is click “Accept” and enter your pin. And then find out that you paid them
instead of the other way around.
Fake bank websites in general have been a problem for many years and this will probably remain a problem for some time to come. Most of the times these fake sites are designed to harvest login and payment credentials from the visiting victims. And they are very hard to distinguish from the real bank websites as the threat-actors simply copy all the content and layout from the original sites. And urging customers to look for the green padlock is hardly useful advice anymore.
Payment providers and online shops are plagued by web skimmers. As we have reported frequently especially there are several Magecart groups who are very active at this front. Payments are intercepted and payment card information stolen using compromised e-commerce sites.
And then there is virtual money, or since most money nowadays is virtual to some level, let’s talk about cryptocurrencies in particular. While the introduction of cryptocurrencies was intended to open up a whole new world of payment options, it also opened a virtual cesspit of options to be defrauded. The absence of a central authority gave way to types of fraud and robbery that were unheard of in the old school banking world. Huge steals from marketplaces, bank-owners running with the funds entrusted to them, stolen hot wallet credentials, and let’s not forget drive-by-mining. We covered many of these crimes in our blog about Bankrobbers 2.0.
Financials of all kinds have suffered data breaches in all sorts and sizes. From huge ones like Equifax and Capital One to equally painful ones, for those involved, like the one at P&N bank where sensitive account information was spilled.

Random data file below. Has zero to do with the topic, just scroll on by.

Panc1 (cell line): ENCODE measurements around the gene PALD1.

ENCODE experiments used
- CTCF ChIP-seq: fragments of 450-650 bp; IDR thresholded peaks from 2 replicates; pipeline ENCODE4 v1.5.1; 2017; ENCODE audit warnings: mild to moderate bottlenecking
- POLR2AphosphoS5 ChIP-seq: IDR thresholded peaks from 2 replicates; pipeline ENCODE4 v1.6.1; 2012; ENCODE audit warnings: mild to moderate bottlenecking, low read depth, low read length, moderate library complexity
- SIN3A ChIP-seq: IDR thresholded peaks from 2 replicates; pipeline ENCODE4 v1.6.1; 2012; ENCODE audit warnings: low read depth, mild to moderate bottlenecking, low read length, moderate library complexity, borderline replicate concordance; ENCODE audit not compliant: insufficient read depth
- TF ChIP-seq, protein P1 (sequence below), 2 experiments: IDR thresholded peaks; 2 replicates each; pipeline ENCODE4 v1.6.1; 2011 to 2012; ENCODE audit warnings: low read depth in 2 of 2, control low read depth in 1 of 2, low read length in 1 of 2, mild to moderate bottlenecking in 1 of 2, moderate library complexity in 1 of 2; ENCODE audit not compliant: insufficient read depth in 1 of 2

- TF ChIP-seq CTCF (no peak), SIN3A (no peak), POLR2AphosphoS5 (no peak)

Ransomware operators are particularly fond of financials as they usually can afford to pay large sums and they are invested in getting operations back up and running in a hurry. Travelex took the high road and refused to pay the ransom demand made after being hit with Ransom.Sodinokibi.
With governments asking for full disclosure of savings both offshore and internal, and on the other hand enforcing privacy laws, financial institutions are expected to balance these demands while keeping their customers on board.
With GDPR in Europe leading the way, financials should be ready or get ready to comply with GDPR or similar laws that apply to them and their customer base.
The financial industry is considered to be vital infrastructure and for good reason. When we lose trust in our financial institutions, it turns our society upside down. When the paper is no longer worth the number printed on it, or you cannot withdraw money from your account, that rattles the bases of our economy.
Fintech needs to adapt a more security focused
approach to developing new features, especially in their mobile apps. It also
wouldn’t hurt to provide customers with elaborate instructions on how to safely
use the new app or new features of the app.
As a financial startup you want to grow fast. But growing fast comes with its own problems. Making sure your security measures can scale along with your growth is a must. Unless you want to find yourself restricted in your growth or notice your security to start cracking at the seams.
However frustrating it may turn out to be, financials need to think about better identity management and control. Is it enough when someone is logged into an account to allow that entity to fully control the account? Or de we need to add another factor for special actions like raising the maximum amount, allowing withdrawals abroad, or even for transactions that are larger than normal.
Fintech startups can’t expect to get away with security mistakes that other startups might. Being in the financial sector brings with it different responsibilities and expectations.
As I’ve written before: It is key that our
financial institutions protect our dollars and our data so that we can keep
investing our money and our trust in them.
Stay safe, everyone!
The post Fintech security: the challenges and fails of a new era appeared first on Malwarebytes Labs.